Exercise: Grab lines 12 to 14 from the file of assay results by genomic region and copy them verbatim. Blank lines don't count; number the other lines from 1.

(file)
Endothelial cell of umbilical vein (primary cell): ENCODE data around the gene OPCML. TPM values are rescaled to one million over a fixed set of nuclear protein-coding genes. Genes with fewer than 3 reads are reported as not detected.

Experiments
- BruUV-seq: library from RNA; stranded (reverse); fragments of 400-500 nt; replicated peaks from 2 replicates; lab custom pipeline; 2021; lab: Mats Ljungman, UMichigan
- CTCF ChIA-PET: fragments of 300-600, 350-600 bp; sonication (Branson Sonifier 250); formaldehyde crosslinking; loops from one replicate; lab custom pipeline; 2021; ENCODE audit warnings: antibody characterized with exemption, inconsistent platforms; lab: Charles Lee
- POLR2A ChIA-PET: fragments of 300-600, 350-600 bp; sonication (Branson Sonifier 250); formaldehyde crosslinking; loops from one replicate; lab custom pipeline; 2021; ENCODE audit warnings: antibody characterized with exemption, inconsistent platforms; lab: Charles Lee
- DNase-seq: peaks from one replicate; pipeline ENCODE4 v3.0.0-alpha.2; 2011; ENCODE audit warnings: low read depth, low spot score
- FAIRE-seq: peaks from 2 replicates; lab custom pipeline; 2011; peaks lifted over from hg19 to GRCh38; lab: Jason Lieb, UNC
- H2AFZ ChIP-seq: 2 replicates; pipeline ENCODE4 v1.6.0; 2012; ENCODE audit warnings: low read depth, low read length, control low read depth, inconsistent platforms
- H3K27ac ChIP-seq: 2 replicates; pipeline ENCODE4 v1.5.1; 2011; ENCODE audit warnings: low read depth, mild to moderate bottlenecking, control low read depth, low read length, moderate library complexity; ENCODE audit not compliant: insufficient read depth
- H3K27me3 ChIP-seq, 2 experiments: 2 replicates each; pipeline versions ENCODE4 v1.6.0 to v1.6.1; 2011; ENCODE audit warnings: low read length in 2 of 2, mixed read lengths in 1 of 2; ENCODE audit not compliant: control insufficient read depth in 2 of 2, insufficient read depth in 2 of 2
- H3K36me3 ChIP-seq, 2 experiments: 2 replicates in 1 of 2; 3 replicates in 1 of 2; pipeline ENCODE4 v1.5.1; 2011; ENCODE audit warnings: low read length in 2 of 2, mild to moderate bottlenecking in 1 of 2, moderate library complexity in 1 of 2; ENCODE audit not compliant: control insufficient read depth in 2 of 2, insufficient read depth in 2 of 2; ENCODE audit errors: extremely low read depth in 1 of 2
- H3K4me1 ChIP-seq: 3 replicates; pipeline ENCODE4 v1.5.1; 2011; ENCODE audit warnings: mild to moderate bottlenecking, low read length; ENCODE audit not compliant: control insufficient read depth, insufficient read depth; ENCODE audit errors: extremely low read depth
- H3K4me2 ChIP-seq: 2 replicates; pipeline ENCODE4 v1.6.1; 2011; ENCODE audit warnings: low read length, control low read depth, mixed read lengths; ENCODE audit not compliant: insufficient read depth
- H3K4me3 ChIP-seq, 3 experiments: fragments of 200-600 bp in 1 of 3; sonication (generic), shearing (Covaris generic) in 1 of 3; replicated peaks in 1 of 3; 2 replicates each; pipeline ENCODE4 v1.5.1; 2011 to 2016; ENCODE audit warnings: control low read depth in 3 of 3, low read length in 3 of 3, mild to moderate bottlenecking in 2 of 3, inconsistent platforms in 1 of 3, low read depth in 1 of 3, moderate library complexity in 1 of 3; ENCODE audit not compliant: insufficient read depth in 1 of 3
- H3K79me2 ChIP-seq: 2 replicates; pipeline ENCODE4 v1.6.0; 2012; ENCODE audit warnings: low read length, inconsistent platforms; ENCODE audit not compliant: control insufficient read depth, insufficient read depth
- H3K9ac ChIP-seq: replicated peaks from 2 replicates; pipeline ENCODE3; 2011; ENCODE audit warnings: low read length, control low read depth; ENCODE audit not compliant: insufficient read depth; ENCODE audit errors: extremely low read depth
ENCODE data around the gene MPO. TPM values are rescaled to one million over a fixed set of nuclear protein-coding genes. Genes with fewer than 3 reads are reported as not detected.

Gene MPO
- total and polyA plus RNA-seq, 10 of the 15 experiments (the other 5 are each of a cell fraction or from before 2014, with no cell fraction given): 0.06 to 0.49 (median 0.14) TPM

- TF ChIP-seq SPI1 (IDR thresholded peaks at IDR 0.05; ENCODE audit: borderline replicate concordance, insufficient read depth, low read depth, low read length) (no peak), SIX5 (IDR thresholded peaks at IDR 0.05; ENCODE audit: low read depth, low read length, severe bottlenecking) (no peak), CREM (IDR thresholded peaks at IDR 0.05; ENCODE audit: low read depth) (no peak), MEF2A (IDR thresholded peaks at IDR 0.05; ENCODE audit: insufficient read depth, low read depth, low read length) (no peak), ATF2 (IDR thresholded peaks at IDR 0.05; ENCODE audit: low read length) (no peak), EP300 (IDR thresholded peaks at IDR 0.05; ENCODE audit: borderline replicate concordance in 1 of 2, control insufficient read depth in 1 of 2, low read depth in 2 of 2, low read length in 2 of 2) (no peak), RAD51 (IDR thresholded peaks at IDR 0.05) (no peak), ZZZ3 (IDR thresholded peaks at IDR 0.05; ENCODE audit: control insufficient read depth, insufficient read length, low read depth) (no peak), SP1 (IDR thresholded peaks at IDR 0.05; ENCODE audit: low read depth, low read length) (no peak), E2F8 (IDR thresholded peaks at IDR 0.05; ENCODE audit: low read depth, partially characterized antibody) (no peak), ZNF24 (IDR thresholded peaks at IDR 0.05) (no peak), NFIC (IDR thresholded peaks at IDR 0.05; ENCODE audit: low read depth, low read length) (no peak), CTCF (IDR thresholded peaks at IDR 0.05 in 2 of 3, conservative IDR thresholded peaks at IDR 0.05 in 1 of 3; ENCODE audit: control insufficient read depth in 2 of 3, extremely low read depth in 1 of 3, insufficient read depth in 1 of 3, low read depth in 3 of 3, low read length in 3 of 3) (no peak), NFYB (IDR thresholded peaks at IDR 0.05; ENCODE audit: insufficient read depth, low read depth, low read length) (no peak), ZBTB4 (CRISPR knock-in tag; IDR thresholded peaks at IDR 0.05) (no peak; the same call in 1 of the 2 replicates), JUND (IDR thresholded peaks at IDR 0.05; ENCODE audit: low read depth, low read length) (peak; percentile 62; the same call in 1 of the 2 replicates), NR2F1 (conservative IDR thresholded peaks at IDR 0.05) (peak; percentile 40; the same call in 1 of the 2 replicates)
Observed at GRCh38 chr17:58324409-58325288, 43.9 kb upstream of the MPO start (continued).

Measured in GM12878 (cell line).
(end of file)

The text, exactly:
- H3K4me1 ChIP-seq: 3 replicates; pipeline ENCODE4 v1.5.1; 2011; ENCODE audit warnings: mild to moderate bottlenecking, low read length; ENCODE audit not compliant: control insufficient read depth, insufficient read depth; ENCODE audit errors: extremely low read depth
- H3K4me2 ChIP-seq: 2 replicates; pipeline ENCODE4 v1.6.1; 2011; ENCODE audit warnings: low read length, control low read depth, mixed read lengths; ENCODE audit not compliant: insufficient read depth
- H3K4me3 ChIP-seq, 3 experiments: fragments of 200-600 bp in 1 of 3; sonication (generic), shearing (Covaris generic) in 1 of 3; replicated peaks in 1 of 3; 2 replicates each; pipeline ENCODE4 v1.5.1; 2011 to 2016; ENCODE audit warnings: control low read depth in 3 of 3, low read length in 3 of 3, mild to moderate bottlenecking in 2 of 3, inconsistent platforms in 1 of 3, low read depth in 1 of 3, moderate library complexity in 1 of 3; ENCODE audit not compliant: insufficient read depth in 1 of 3